Associate Editor Chantal Tode covers advertising, messaging, legal/privacy and database/CRM. Reach her at chantal@mobilemarketer.com.

 
Related content: Legal/privacy, Papa John, SMS, text messaging, Kelley Drye and Warren, Gonzalo Mon, mobile marketing, mobile

  • Trackback url: http://www.mobilemarketer.com/cms/trackback/14234-1
  • | Follow us on Twitter |

Comments on "Papa John’s SMS practices could cost it over $250M in damages"

  1. David Johnston says:

    November 15, 2012 at 10:02pm

    Very interesting. So when I read all the laws and cases related to all of this it seemed like the laws only applied to auto dialers and phone systems with only some vague language related to SMS.

    In that case what about email? What about MMS which is technically email but it shows on phones as a text message. For that matter what about app notifications?

    It seems that the lawyers are pushing this. If you receive a text from a spammer that is one thing. If you receive a text from a company you gave your cell phone to and they respect your opt out, what is the difference between calling them, emailing them or texting them or sending direct mail?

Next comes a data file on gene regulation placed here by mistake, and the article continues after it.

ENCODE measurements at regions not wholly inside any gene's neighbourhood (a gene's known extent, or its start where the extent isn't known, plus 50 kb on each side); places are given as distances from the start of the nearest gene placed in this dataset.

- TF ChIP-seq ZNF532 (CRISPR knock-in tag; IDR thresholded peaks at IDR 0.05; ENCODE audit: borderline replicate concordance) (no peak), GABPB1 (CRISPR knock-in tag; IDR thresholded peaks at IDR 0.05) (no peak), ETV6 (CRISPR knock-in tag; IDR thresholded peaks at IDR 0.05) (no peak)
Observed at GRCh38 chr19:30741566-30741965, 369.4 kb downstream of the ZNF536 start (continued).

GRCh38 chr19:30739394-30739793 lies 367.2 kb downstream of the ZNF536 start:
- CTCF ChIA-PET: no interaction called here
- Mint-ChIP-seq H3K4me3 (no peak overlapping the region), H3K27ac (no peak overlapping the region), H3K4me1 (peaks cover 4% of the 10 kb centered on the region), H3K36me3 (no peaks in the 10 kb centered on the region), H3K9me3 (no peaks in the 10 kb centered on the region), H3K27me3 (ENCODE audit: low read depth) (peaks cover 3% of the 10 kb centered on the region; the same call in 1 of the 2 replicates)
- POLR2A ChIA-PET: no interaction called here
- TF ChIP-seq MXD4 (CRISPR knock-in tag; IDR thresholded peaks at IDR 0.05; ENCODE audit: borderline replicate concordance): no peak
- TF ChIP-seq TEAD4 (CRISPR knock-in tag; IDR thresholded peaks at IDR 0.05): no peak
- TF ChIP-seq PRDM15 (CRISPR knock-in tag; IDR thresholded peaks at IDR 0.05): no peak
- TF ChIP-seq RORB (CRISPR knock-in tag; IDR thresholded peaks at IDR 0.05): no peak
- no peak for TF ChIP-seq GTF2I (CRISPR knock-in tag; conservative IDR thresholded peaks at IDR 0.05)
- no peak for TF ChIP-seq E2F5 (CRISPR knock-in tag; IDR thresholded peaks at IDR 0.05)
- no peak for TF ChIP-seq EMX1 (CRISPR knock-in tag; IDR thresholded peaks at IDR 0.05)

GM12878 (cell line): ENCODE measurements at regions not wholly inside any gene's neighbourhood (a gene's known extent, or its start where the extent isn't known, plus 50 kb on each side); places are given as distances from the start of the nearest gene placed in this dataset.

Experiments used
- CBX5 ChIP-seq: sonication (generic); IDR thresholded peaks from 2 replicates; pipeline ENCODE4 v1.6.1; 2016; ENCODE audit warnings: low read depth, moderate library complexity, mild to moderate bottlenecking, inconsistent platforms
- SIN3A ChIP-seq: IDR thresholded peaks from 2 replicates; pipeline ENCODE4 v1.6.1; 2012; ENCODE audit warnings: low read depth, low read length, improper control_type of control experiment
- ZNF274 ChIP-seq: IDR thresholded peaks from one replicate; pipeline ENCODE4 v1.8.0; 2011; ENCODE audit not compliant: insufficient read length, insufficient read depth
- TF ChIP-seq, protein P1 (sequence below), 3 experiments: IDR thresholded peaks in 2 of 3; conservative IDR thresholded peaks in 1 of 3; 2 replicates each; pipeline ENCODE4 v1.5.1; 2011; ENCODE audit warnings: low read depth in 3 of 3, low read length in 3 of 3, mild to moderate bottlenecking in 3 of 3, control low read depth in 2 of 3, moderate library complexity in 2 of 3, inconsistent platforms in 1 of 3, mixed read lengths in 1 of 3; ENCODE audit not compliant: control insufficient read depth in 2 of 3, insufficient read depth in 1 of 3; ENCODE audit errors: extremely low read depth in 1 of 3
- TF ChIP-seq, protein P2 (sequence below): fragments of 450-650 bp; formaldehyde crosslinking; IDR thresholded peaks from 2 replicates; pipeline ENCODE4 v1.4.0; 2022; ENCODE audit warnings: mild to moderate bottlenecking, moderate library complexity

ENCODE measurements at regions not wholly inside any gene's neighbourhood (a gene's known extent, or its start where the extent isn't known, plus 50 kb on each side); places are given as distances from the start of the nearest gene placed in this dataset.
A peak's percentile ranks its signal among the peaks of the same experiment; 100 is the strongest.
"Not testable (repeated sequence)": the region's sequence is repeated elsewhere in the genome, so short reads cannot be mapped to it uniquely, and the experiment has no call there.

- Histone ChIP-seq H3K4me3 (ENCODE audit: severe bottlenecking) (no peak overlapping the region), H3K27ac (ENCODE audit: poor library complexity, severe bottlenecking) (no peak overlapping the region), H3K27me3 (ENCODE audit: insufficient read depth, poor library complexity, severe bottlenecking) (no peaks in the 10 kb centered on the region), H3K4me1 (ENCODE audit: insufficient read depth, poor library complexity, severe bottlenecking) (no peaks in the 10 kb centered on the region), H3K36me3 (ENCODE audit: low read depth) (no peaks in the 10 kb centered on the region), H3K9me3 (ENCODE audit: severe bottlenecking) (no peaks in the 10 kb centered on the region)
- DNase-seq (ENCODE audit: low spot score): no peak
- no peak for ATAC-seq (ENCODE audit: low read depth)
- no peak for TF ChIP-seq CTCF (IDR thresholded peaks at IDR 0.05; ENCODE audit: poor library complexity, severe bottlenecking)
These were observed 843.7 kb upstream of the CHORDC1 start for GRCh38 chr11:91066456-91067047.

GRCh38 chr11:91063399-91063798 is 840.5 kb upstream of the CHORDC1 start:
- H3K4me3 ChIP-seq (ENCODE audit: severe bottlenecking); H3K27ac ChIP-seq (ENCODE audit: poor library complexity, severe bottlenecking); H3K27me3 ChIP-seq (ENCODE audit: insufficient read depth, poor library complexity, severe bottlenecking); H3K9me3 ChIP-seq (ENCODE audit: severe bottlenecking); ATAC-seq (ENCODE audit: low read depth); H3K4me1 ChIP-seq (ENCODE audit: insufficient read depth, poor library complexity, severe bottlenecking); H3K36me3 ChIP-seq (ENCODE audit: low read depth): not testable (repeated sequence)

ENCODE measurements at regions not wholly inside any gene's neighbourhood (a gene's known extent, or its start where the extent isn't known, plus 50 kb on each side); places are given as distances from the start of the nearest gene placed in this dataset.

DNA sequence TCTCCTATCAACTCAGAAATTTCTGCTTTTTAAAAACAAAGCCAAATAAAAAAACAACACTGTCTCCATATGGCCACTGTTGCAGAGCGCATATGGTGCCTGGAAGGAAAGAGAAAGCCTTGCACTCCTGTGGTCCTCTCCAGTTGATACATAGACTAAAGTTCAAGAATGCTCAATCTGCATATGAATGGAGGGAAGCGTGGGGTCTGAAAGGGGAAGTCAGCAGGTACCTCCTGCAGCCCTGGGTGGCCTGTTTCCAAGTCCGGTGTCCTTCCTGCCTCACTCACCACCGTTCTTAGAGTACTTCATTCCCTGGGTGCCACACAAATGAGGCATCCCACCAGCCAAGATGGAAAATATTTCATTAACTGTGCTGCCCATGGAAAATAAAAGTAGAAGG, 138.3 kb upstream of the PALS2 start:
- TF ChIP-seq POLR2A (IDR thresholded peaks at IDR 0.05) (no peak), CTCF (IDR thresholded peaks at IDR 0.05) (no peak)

They are all forms of communication that could possibly cost the person money. They could be paying for a mail box, a premium email account, minutes on their cell phone, etc.
  2. Steve Anders says:

    November 15, 2012 at 4:21pm

    This is such a travesty. Papa Johns has been marketed so well and one of the first to engaged in mobile. I am a true believer in SMS. I have been at the hands of multiple SMS portals and any legitimate company will not let you download lists of numbers to message without approval of someone who knows the MMA guidelines. This lawsuit should not be against Papa Johns but against the SMS provider.